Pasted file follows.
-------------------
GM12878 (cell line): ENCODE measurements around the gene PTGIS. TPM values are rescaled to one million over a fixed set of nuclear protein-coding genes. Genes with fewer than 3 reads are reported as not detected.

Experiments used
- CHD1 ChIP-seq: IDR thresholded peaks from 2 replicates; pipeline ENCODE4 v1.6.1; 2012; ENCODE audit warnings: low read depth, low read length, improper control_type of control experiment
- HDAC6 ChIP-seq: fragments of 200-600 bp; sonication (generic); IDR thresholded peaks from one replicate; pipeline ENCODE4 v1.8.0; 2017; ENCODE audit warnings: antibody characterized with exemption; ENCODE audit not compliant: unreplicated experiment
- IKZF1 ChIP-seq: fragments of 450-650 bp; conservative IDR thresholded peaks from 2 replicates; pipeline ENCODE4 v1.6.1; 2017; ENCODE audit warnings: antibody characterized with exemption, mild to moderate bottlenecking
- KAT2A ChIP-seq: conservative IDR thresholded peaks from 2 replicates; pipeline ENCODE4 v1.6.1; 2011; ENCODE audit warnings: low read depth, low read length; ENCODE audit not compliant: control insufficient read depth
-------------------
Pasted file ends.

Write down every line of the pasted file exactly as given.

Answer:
GM12878 (cell line): ENCODE measurements around the gene PTGIS. TPM values are rescaled to one million over a fixed set of nuclear protein-coding genes. Genes with fewer than 3 reads are reported as not detected.

Experiments used
- CHD1 ChIP-seq: IDR thresholded peaks from 2 replicates; pipeline ENCODE4 v1.6.1; 2012; ENCODE audit warnings: low read depth, low read length, improper control_type of control experiment
- HDAC6 ChIP-seq: fragments of 200-600 bp; sonication (generic); IDR thresholded peaks from one replicate; pipeline ENCODE4 v1.8.0; 2017; ENCODE audit warnings: antibody characterized with exemption; ENCODE audit not compliant: unreplicated experiment
- IKZF1 ChIP-seq: fragments of 450-650 bp; conservative IDR thresholded peaks from 2 replicates; pipeline ENCODE4 v1.6.1; 2017; ENCODE audit warnings: antibody characterized with exemption, mild to moderate bottlenecking
- KAT2A ChIP-seq: conservative IDR thresholded peaks from 2 replicates; pipeline ENCODE4 v1.6.1; 2011; ENCODE audit warnings: low read depth, low read length; ENCODE audit not compliant: control insufficient read depth